The genus Triptilion is endemic to central Chile, the Mendoza Province and western Patagonia in Argentina. It is currently composed of seven species: T. achilleae, T. benaventii, T. berteroi, T. capillatum, T. cordifolium, T. gibbosum, and T. spinosum. The main objectives of this paper were to determine the phylogenetic relationships of species of Triptilion. We also traced the evolution of annual and perennial life-forms. Historically a close relationship has been described between genera Triptilion and Nassauvia. Phylogenetic analysis of the genus Triptilion and more closely related genera was undertaken using two nuclear (ITS, ETS) and two chloroplast (trnL-F, rpl32-trnL) markers. The topology of the Bayesian inference tree shows that the genus Triptilion is paraphyletic, because Nassauvia lagascae, the only representative of Nassauvia section Caloptilium grouped with T. achilleae, Clade I. The other species of Triptilion form two clades: Clade II composed of T. cordifolium and T. gibbosum and Clade III that includes T. benaventii, T. berteroi, T. capillatum, and T. spinosum. The genus Triptilion originated and diverged during the Miocene. The results of the life history reconstructions indicate that the common ancestor of Triptilion and Nassauvia was perennial. The annual habit appears to be derived in Triptilion. The life-form of the common ancestor of Triptilion was ambiguous; it may have been annual or perennial.
  • Lei Huang, Fang-Dong Geng, Jing-Jing Fan, Cheng Xue, Xiao-Yan Zhang, Ju-Qing Kang, Jian-Qiang Zhang, Yi Ren
    J Syst Evol. 2018, 56(2): 129-138.
    The genus Aquilegia is emerging as the new model system for plant development, ecology, and evolution studies. Previous research showed that pollinator shift might drive the diversification of North American Aquilegia species, and natural selection on the length of petal nectar spur might play a crucial role. In this genus, A. ecalcarata Maxim. is the only taxon that has lost nectar spurs. Previous phylogenetic results indicated that A. ecalcarata, A. yabeana Kitag., A. oxysepala var. kansuensis Bruhl., and A. rockii Munz comprised a monophyletic group. However, their pattern of genetic diversity remains unknown. In addition, little is known about the evolutionary relationship among the four species on the population level. We carried out a population genetics study with 21 representative populations based on 10 single-copy nuclear gene fragments and found that: (i) A. yabeana conserved the highest genetic diversity (both πsil and θsil) and A. oxysepala var. kansuensis had the lowest level; (ii) A. ecalcarata split into two groups, with one population clustered with A. rockii and the other five populations clustered with A. oxysepala var. kansuensis; and (iii) the allele frequency spectrum showed an excess of low frequency alleles in all four species, implying that they may undergo the mutation-drift equilibrium. Our findings provide the first investigation of genetic diversity and evolutionary relationships in A. yabeana, A. oxysepala var. kansuensis, A. rockii, and A. ecalcarata. They lay the foundation for future evolutionary studies, such as speciation mediated by pollinators.
  • Shi-Yong Dong, Cheng-Wei Chen, Shi-Shi Tan, Hui-Guo Zhao, Zheng-Yu Zuo, Yi-Shan Chao, Yi-Han Chang
    J Syst Evol. 2018, 56(2): 139-147.
    The fern genus Tectaria (Tectariaceae) Cav. is morphologically diverse and difficult in terms of recognizing species and species groups. To infer the systematic positions of some species and identity-unknown collections with special morphological characters, we undertook phylogenetic analyses based on sequences of five plastid regions (atpB, ndhF + ndhF-trnL, rbcL, rps16-matK + matK, and trnL-F). Three analysis methods (maximum parsimony, maximum likelihood, and Bayesian inference) were used to reconstruct the phylogeny of Tectaria. The most surprising result is that T. menyanthidis (C. Presl) Copel., T. ternata (Baker) Copel., and T. variabilis Tardieu & Ching are revealed to represent a distinct lineage from Tectaria, which should be called Polydictyum C. Presl, and is supported as sister to Pteridrys C. Chr. & Ching. Other accessions of Tectaria are well resolved into four major clades, which is consistent with the results of previous studies. Of the four clades, Clade II (T. subtriphylla (Hook. & Arn.) Copel. group) is unpredictable, with morphologically very diverse species clustered there, and is supposed to be a minor evolutionary line within Tectaria in the Old World. In addition, the position of the climbing genus Arthropteris J. Sm. and the utility of molecular data in recognizing species of Tectaria are briefly discussed. As a conclusion, we formally reinstate the genus Polydictyum by providing diagnostic characters, key to species, nomenclature, and information of detailed distribution and habitat for the currently known three species.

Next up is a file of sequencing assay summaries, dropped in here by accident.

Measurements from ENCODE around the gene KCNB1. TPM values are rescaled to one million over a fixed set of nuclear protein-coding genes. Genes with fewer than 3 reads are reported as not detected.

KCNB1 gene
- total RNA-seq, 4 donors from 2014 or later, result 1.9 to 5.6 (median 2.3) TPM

• Xin-Mao Zhou, Liang Zhang, Ngan Thi Lu, Xin-Fen Gao, Li-Bing Zhang
    J Syst Evol. 2018, 56(2): 148-173.
    We undertook phylogenetic analyses to resolve the relationships of Pteridrys and related taxa based on six plastidmarkers (atpA, atpB, matK& rps16-matK, rbcL, rps4& rps4-trnS, and trnL & trnL-F) and nuclear pgiC.We included 195 accessions representing approximately 147 species in 38 genera, and seven of the nine families in Polypodiineae (eupolypods I). Tectariaceae s.l. (i.e., Arthropteris, Draconopteris, Hypoderris, Malaifilix, Pteridrys, Tectaria, and Triplophyllum in addition to Polydictyum) is recovered asmonophyletic (97% maximum likelihood bootstrap value), but with low (<50%) maximum parsimony jackknife value. The family Tectariaceae s.l. is therefore the only family in ferns without a corresponding non-parametric-based strong support in spite of our data totaling 9616 aligned base pairs. Tectariaceae s.l. can not be unambiguously recognized by any of the 13morphological characters analyzed. However, if the clade composed of Draconopteris, Malaifilix, Polydictyum, and Pteridrys (DMPP) is recognized as a distinct family, at least four morphological characters enable the distinction of the DMPP clade from its sister clade. Considering the uncertainty in the monophyly, the diagnosability, and the deep divergence, we propose to establish a new family, Pteridryaceae, to accommodate the DMPP clade. Species of Pteridryaceae share mostly the following characteristics: erect to suberect rhizomes, reduced basal pinnae, anastomosing or free venation, absence of catenate hairs at the leaf surface, and perine ornamentation lacking spines or spinules. Identification keys are provided for the four genera and 31 species of the DMPP clade (or Pteridryaceae). Reflecting the presented results, the recognition of Arthropteridaceae is the preferred taxonomic status of the Arthropteris clade.